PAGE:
born: 1891, Gera, Germany
died: 1969 Singen am Hohentwiel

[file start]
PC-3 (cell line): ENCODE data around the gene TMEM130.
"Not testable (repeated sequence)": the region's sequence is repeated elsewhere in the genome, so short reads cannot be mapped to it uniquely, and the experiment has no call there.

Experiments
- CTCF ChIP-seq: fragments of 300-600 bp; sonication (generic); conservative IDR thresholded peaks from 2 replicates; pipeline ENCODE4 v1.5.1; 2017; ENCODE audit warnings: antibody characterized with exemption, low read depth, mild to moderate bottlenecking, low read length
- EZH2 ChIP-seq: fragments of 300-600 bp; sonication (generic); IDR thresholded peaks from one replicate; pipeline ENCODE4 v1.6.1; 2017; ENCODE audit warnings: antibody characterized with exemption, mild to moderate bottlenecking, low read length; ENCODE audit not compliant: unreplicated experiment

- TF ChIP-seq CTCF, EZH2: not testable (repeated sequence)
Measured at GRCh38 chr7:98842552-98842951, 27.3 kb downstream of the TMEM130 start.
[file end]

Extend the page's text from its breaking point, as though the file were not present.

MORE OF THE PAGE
Otto Dix belonged to a generation of artists who, in the wake of the First World War, radically rejected bourgeois conventions in art and life by joining the Dadaist revolt. His training began with courses in decoration and applied arts in Gera and at the School ofArts and Crafts in Dresden (1909-1914). Portraits done at the time showed the influence of Renaissance art on Dix, while his landscapes reflected an involvement with Expressionism. A first-hand experience of war then led, in 1915, to a decided, if tempo- rary, Futurist thrust in Dix's work. His shocking pictures of disabled veterans and ofthe netherworld of poverty and vice, such as Suburban Scene of 1922, brought the young Dresden art student early fame. During his attendance at the DüsseldorfAcademy (1922-1925), which brought him into contact with the Young Rhineland group, Dix increasingly adopted the cool, objective Neue Sachlichkeit approach. After a period in Berlin, he returned to Dresden in 1927, where he held a professorship until it was rescinded by the Nazis in 1933. An emigrant within his own country, Dix continued to work, but it was not until after the war that he found some of his old verve in a late, again more expressionistically oriented style. Dix's precise, mercilessly sharp observation and description of the world around him largely shaped the veristic stream within Neue Sachlichkeit in the 1920s. These qualities were still very much in evidence in his 193i Self-portrait. The artist's mastery of technique, and his ability to combine physiological details and attributes with psychological penetration of character, made Dix one of the major portraitists of the 1920s. In his 1921 portrait of Dr. Hans Koch, urologist, art collector, and the artist's brother-in-law, Dix shows him as the grotesque caricature of a doctor, sleeves rolled up on burly arms, surrounded by the metallically glinting instruments of his métier. In contrast, the monumental figure of the visionary Expressionist poet Theodor Däubler is depicted with gentle irony. The massive head set against a backdrop of misty clouds, the silk scarf as contrasting accent to the bulging volumes of the body, or the set piece of elaborate public architecture (Dresden Academy on the riverside Brühl's Terrace), are all motifs that attest to Dix's sarcastic approach to the conventions of portrait iconography.